if you like bent rods and Steelhead then read on. Fly Fishing is the pursuit of
what is elusive but attainable that’s why the sport can be so addicting. Fall
fishing in the Great Lakes region for Steelhead is my most favorite time of the
year for swinging flies. The weather isn’t too cold and the fall colors, sights
and smells stir the senses of the soul. The fish are HOT this time of the year
and are willing to chase the fly down and absolutely crush it. For those of you
that have not ever tried catching a Steelhead on the swing you’re missing out. Fall is just around the corner, it’s time.
grown by leaps and bounds in the past few years. There is no end in sight for
its growth right now. Our friends on the West Coast have taught else well. If
you’re a beginner I highly recommend you seek at out your local fly shop for
help on rod and line selection. Every rod is going to take and swing best with
certain lines and grain weights. Not to mention even the rivers you fish will
dictate what rod and reel set up you need. Buying your stuff online or from big
box stores is not recommended. Most fly shops offer casting lessons too; this can
be so helpful in the beginning stages.
may find you like a two handed rod better on a larger river. The switch rod
here in the Great Lakes is very popular because it’s so versatile. I love an
eleven and a half foot, seven weight rod. It’s the perfect tool to handle a lot
of different water and situations. You could write a book on equipment and line
choices alone. Do yourself a favor and get started off on the right foot.
Support your local fly shop you will be glad you did.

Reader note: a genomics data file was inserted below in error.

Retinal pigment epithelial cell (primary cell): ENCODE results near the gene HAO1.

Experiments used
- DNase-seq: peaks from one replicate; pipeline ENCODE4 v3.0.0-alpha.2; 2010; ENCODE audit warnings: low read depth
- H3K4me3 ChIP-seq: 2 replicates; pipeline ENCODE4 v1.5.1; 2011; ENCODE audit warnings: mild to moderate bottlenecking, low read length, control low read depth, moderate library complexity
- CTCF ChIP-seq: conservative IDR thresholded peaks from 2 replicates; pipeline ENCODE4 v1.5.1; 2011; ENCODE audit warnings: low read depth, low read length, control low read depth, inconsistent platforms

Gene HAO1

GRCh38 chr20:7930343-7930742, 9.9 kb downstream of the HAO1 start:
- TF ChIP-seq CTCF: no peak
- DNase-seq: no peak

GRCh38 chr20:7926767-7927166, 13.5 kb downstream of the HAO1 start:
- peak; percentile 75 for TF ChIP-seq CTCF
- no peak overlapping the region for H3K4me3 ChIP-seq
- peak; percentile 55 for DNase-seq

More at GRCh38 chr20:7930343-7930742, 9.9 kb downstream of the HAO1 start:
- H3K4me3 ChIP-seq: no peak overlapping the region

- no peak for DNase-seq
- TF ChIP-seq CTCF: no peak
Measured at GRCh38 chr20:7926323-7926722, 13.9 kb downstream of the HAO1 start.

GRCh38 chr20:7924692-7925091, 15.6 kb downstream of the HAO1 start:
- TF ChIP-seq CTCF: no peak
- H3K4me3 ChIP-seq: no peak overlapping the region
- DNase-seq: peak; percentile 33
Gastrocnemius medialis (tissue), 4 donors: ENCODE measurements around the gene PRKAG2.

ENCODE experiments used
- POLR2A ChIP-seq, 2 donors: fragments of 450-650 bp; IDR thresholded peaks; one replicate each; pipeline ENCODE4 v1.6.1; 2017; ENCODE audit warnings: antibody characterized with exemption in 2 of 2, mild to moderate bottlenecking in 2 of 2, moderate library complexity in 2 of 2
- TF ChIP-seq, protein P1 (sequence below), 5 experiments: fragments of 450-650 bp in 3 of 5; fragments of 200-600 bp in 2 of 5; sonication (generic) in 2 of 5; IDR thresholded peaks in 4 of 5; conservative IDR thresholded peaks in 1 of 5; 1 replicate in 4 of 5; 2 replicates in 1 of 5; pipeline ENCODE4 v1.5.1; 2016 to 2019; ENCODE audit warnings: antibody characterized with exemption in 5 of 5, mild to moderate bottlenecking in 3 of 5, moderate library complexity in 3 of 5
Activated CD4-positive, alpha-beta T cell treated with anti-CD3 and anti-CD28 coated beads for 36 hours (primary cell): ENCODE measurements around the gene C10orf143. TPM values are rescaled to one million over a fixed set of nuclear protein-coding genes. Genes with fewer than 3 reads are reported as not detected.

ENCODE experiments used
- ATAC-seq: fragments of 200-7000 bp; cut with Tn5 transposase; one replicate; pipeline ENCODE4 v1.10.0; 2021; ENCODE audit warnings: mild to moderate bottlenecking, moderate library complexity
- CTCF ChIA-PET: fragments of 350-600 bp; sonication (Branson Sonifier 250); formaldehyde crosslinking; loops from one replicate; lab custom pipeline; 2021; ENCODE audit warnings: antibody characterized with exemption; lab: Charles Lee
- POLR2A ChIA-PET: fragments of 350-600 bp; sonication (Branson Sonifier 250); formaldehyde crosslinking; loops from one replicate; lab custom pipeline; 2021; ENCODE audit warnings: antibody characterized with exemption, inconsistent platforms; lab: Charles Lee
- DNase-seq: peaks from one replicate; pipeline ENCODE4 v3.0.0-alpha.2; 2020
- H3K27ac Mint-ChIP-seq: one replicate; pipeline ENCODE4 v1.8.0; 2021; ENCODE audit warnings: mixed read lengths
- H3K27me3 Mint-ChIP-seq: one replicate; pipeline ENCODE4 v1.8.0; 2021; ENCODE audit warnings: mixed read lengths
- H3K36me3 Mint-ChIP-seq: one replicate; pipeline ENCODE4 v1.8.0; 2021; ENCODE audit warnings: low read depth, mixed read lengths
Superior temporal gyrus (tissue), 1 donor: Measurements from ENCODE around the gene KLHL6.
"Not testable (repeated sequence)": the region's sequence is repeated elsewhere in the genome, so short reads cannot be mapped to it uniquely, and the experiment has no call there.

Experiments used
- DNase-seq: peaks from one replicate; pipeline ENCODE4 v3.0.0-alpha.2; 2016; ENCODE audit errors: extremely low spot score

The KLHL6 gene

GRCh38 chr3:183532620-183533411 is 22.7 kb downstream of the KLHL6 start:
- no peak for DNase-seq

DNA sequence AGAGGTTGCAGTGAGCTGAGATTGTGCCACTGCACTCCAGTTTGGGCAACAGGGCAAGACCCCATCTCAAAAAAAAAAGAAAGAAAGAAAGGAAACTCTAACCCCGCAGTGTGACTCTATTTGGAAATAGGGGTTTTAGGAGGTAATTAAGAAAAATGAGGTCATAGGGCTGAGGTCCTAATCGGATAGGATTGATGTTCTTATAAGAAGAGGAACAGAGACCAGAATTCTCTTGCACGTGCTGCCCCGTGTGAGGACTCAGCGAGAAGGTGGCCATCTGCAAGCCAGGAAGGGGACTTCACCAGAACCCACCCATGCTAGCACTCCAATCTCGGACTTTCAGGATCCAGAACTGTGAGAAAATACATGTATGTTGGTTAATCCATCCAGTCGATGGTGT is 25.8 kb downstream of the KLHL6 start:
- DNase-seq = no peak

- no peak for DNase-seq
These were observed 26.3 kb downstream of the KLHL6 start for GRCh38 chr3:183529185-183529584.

fishing I look for water that is at least three to six feet deep with the right
current speed. The current speed I look for is that of a walk. If you find good
water you will find the fish. It’s just that simple. Don’t be afraid to fish
parts of the river you have never tried. The river changes every year. Ice
dams, logs, rain, run off can equal high water. When this happens things shift
and move around the river thus new holes are carved out. Sometimes a new log causes
a new current break creating a resting lye for steelhead as they make their way
up river. So sometimes the fish aren’t where they were last year. Hence why you
must cover ground to locate fish.
in the transition zones of the river. Where two current speeds meet from fast
to slow water. Sometimes the fish are spread out across the river where
boulders create a resting place for them in the current. I have found fish in
areas that I would not have guessed would hold fish but found them by searching
with my fly.
and get that fly to swing down and across in front of that fish’s nose on a 45
degree angle downstream. Slow your roll on the swing by mending your line
upstream. As it swings let the fly swing down until it has stopped below you.
Hopefully it’s hanging in the G money spot of the run for a downstream grab. When
your fly and line reach this point and the fly has stopped. We call this on the
dangle. This is when strikes can happen. Often time’s steelhead will follow the
fly and just look at it for a few seconds. Then just crush it or they may pluck
at the fly and then take it and run. Hence why you must let the fish take the
fly and load the rod, then set the hook. You’re basically letting the fish hook
hook and end up missing the fish. I find this is the hardest habit to break
with most anglers. All is not lost sometimes you can let it dangle there again and
get bit. Or you can swing the fly through the run again and get bit again by
the same fish. After several casts and you feel you have covered the section of
water. Take a couple of steps and then cast again. Until you have covered all
the water in the run. Once you have a steelhead crush that fly while the rod is
in your hands you be hooked for life.
WEST COAST LOVE WITH GILL
MORE WEST COAST LOVE!
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